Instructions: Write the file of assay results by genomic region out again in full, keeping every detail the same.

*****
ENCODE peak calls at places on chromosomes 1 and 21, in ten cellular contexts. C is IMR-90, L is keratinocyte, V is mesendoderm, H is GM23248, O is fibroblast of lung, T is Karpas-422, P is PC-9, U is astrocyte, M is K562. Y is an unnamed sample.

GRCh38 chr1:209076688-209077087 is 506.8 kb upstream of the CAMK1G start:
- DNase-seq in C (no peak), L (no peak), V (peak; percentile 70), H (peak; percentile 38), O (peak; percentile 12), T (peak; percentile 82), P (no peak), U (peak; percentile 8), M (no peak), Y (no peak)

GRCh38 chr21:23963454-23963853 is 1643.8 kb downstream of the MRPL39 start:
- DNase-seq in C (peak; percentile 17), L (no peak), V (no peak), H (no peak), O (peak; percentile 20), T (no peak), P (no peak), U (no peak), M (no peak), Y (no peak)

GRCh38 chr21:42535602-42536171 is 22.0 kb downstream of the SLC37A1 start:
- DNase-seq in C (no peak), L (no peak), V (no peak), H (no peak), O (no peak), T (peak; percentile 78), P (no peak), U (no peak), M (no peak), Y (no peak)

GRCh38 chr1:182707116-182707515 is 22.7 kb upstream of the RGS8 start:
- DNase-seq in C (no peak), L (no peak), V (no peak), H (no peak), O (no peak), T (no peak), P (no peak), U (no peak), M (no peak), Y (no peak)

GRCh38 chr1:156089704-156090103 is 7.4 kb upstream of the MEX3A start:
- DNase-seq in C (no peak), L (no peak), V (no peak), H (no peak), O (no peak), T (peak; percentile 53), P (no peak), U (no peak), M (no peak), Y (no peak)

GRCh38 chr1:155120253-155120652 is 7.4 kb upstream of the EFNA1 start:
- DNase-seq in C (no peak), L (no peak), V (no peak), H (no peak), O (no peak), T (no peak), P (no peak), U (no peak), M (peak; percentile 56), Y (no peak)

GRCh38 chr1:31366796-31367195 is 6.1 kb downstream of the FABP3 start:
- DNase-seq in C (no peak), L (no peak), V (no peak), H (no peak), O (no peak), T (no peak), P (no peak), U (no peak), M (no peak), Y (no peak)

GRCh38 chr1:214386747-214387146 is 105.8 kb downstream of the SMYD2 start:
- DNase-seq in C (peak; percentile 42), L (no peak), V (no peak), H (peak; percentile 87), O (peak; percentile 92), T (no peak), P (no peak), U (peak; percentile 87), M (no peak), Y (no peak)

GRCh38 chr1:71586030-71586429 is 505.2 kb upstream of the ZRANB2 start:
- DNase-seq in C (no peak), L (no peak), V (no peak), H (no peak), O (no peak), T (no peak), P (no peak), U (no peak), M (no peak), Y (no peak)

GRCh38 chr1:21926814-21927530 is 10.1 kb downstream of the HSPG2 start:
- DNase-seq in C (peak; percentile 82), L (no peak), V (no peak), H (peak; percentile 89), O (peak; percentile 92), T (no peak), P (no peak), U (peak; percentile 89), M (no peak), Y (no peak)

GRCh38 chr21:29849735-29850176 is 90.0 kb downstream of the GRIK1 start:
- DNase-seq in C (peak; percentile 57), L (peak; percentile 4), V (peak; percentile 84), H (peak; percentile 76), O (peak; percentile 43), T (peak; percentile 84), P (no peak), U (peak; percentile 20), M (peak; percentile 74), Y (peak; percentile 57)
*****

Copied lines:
ENCODE peak calls at places on chromosomes 1 and 21, in ten cellular contexts. C is IMR-90, L is keratinocyte, V is mesendoderm, H is GM23248, O is fibroblast of lung, T is Karpas-422, P is PC-9, U is astrocyte, M is K562. Y is an unnamed sample.

GRCh38 chr1:209076688-209077087 is 506.8 kb upstream of the CAMK1G start:
- DNase-seq in C (no peak), L (no peak), V (peak; percentile 70), H (peak; percentile 38), O (peak; percentile 12), T (peak; percentile 82), P (no peak), U (peak; percentile 8), M (no peak), Y (no peak)

GRCh38 chr21:23963454-23963853 is 1643.8 kb downstream of the MRPL39 start:
- DNase-seq in C (peak; percentile 17), L (no peak), V (no peak), H (no peak), O (peak; percentile 20), T (no peak), P (no peak), U (no peak), M (no peak), Y (no peak)

GRCh38 chr21:42535602-42536171 is 22.0 kb downstream of the SLC37A1 start:
- DNase-seq in C (no peak), L (no peak), V (no peak), H (no peak), O (no peak), T (peak; percentile 78), P (no peak), U (no peak), M (no peak), Y (no peak)

GRCh38 chr1:182707116-182707515 is 22.7 kb upstream of the RGS8 start:
- DNase-seq in C (no peak), L (no peak), V (no peak), H (no peak), O (no peak), T (no peak), P (no peak), U (no peak), M (no peak), Y (no peak)

GRCh38 chr1:156089704-156090103 is 7.4 kb upstream of the MEX3A start:
- DNase-seq in C (no peak), L (no peak), V (no peak), H (no peak), O (no peak), T (peak; percentile 53), P (no peak), U (no peak), M (no peak), Y (no peak)

GRCh38 chr1:155120253-155120652 is 7.4 kb upstream of the EFNA1 start:
- DNase-seq in C (no peak), L (no peak), V (no peak), H (no peak), O (no peak), T (no peak), P (no peak), U (no peak), M (peak; percentile 56), Y (no peak)

GRCh38 chr1:31366796-31367195 is 6.1 kb downstream of the FABP3 start:
- DNase-seq in C (no peak), L (no peak), V (no peak), H (no peak), O (no peak), T (no peak), P (no peak), U (no peak), M (no peak), Y (no peak)

GRCh38 chr1:214386747-214387146 is 105.8 kb downstream of the SMYD2 start:
- DNase-seq in C (peak; percentile 42), L (no peak), V (no peak), H (peak; percentile 87), O (peak; percentile 92), T (no peak), P (no peak), U (peak; percentile 87), M (no peak), Y (no peak)

GRCh38 chr1:71586030-71586429 is 505.2 kb upstream of the ZRANB2 start:
- DNase-seq in C (no peak), L (no peak), V (no peak), H (no peak), O (no peak), T (no peak), P (no peak), U (no peak), M (no peak), Y (no peak)

GRCh38 chr1:21926814-21927530 is 10.1 kb downstream of the HSPG2 start:
- DNase-seq in C (peak; percentile 82), L (no peak), V (no peak), H (peak; percentile 89), O (peak; percentile 92), T (no peak), P (no peak), U (peak; percentile 89), M (no peak), Y (no peak)

GRCh38 chr21:29849735-29850176 is 90.0 kb downstream of the GRIK1 start:
- DNase-seq in C (peak; percentile 57), L (peak; percentile 4), V (peak; percentile 84), H (peak; percentile 76), O (peak; percentile 43), T (peak; percentile 84), P (no peak), U (peak; percentile 20), M (peak; percentile 74), Y (peak; percentile 57)